The power drills and circular saws are kicking up dust at my house so today on Museum Bites we’re taking a closer look at a classic tool, the hammer. From the maul to the meat mallet, hammers, in one form or another, shape our everyday life. The framing hammer builds houses while a sledge hammer pulverizes walls. Gavels demand order while war hammers sow fear and chaos. Piano hammers produce concertos, while jackhammers bring on headaches. Hammers have also had an impact on our language. We’re considered hammer-headed if we don’t budge on an issue, get hammered if we drink too much, and drop the hammer when we take decisive action. This simple, multipurpose tool has been around since the Stone Age, and today the most common version is the claw hammer. Join me for a brief look at the evolution of this trusty tool.
Between a Rock and a Hard Place: The oldest hammer dates back approximately 2.6 million years ago, to the Pliocene Epoch. It was discovered with the Oldowan Tools, a cache of ancient stone implements excavated in the Olduvai Gorge, in Tanzania. Our early ancestors used hammerstones to bash sharp flakes from other stones. These shards were then used to cut, chop, scrape and butcher their next meal. Scratches and dents on these crude blades along with microscopic analysis provide clues into the paleo diet of early humans. The crude but simple hammerstone remained relatively unchanged for centuries.
Heavy Metal: The hammerstone was tossed aside in favor of bronze and subsequently, iron hammers when humans discovered the art of smelting (i.e., extracting metal from ore). Bronze and Iron Age hammers were more durable and over time became more specialized. Sockets were added to the hammer heads so wooden or metal handles could be wedged inside. The addition of a handle enabled the user to wield more force. But buyer beware, it was not uncommon for these metal hammer heads to break off.
When in Rome: The Ancient Romans had a wide variety of hammers at their fingertips. One clever craftsman designed a dual-function hammer that could pound in and pry out nails. The addition of an extended notch on the hammer head functioned like a claw and pulled nails free. Since I’m a huge Monty Python fan, I was especially delighted to learn the Romans gave us this cutting edge technology. In addition to the claw hammer, the Romans also gave us the aqueduct, sanitation, roads, medicine, irrigation, education, wine, public baths, public order, and peace. If you have no idea what I’m talking about or just want a Monty Python fix, click on this hilarious clip from the Life of Brian to learn more about what the bloody Romans have done for us.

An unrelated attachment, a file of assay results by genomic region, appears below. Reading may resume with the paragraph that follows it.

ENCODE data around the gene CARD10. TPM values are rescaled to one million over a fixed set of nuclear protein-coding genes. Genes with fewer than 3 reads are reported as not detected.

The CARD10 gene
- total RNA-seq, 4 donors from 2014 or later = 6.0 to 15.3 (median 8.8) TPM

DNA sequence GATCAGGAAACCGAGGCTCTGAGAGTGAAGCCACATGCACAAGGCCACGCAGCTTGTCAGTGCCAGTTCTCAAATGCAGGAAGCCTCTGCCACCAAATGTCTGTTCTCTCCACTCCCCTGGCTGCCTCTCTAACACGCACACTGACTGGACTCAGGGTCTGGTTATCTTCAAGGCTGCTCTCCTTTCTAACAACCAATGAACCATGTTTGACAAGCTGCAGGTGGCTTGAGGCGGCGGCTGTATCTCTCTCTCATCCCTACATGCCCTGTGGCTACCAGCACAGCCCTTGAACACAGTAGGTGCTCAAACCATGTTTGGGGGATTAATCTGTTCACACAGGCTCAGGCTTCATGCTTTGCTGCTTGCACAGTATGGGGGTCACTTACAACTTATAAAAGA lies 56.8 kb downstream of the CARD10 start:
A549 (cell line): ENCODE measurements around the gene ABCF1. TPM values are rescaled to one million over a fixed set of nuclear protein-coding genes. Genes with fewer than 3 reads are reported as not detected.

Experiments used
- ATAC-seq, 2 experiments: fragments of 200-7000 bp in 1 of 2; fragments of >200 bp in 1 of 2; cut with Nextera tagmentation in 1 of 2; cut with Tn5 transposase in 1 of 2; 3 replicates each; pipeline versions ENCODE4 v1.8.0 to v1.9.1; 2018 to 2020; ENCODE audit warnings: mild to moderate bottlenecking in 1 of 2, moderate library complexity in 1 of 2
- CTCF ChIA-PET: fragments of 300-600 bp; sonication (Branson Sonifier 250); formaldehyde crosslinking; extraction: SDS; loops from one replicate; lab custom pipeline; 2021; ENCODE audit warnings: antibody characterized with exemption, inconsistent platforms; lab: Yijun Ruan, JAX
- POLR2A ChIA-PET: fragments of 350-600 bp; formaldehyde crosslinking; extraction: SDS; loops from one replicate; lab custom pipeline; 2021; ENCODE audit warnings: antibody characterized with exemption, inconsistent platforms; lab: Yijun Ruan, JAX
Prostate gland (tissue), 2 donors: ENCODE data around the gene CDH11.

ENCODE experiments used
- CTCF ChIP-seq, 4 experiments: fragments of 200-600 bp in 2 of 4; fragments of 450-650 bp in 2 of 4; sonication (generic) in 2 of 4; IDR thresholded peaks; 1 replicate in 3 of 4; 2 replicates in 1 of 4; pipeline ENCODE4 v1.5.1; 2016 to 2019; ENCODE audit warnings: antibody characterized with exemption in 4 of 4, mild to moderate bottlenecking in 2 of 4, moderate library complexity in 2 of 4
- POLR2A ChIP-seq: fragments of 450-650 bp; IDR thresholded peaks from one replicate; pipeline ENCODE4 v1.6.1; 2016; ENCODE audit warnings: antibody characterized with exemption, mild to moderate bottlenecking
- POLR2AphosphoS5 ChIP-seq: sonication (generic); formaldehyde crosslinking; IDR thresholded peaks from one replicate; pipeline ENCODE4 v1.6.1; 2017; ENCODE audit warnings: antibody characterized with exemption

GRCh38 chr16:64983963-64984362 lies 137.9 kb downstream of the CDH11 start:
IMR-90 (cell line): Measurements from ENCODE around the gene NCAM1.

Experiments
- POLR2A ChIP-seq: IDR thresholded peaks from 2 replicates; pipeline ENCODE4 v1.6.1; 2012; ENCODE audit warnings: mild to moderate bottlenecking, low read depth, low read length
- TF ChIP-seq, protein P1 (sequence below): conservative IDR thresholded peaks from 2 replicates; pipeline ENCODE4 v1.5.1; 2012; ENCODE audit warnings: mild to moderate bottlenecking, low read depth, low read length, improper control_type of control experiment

Flying Off the Handle: The design and use of the original Roman claw hammer remained relatively constant up until the 1840s. Laborers, however, were still plagued by hammer heads flying off their handles (origin of the saying, flying off the handle). These metal missiles inflicted harm, drove down production and rattled a user’s confidence in his tools. Fortunately, blacksmith David Maydole came to the rescue. Basing his design on the adze (axe with a curved blade), Maydole crafted a curved hammer head with an extended socket. This longer opening allowed the handle to be more tightly and securely wedged into place.
According to Maydole’s biography, a local carpenter stopped into his workshop and asked Maydole to, “Make me as good a hammer as you know how.” The carpenter was helping construct a neighborhood church and somehow left his hammer at home. Maydole sold the man his new-fangled adze-eye claw hammer. The curved design and secure handle turned out to be a big hit. The carpenter’s co-workers flocked to Maydole’s workshop and demanded their own claw hammers.
They [carpenters] did not understand all the blacksmith’s notions about tempering and mixing the metals, but they saw at a glance that the head and the handle were so united that there never was likely to be any divorce between them. To a carpenter building a wooden house, the mere removal of that one defect was a boon beyond price; he could hammer away with confidence, and without fear of seeing the head of his hammer leap into the next field unless stopped by a comrade’s head.
~A Captain of Industry: The Story of David Maydole, by James Parton
Word spread, sales increased and within a few short years, Maydole threw open the doors to his aptly named, David Maydole Hammer Company in 1845.
Today, we have a wide variety of tools at our disposal. Thanks to the ingenuity of the Ancient Romans and David Maydole the claw hammer is our trusty go-to tool of choice. Click on this David Maydole biography link if you’d like to learn more about his hammer-filled life.
Next week, we’ll be poking our heads into some of the rare and beautiful headgear I’ve come across in my travels. In the meantime, have a great week!
Dietrich, O. & Ailinc, S-C. (2012), A Group of Bronze Age Socketed Hammers: Beating Fits from the Lower Danube and Northern Black Sea Area.
Experimental Archaeology (2016)
Fell, V. (1998), Iron Age Ferrous Hammerheads from Britain. Oxford Journal of Archaeology
Smithsonian Institute Human Origins Project
Parton, James (1923), A Captain of Industry: The Story of David Maydole.
The Maydole Hammers, Archive.org
University of Missouri Museum of Anthropology